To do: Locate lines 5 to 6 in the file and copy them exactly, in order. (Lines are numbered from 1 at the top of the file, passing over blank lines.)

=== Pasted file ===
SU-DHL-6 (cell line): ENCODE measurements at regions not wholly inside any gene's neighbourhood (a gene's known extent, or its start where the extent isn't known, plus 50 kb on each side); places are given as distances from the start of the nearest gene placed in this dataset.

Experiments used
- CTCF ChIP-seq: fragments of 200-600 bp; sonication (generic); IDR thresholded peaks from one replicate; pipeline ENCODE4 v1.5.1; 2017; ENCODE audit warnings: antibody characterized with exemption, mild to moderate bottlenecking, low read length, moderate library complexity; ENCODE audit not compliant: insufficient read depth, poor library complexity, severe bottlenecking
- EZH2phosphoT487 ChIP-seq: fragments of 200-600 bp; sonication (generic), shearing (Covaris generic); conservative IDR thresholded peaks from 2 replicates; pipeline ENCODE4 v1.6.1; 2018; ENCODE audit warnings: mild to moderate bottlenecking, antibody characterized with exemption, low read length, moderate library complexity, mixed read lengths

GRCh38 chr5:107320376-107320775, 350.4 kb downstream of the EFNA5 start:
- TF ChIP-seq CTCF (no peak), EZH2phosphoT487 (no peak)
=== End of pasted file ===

GRCh38 chr5:107320376-107320775, 350.4 kb downstream of the EFNA5 start:
- TF ChIP-seq CTCF (no peak), EZH2phosphoT487 (no peak)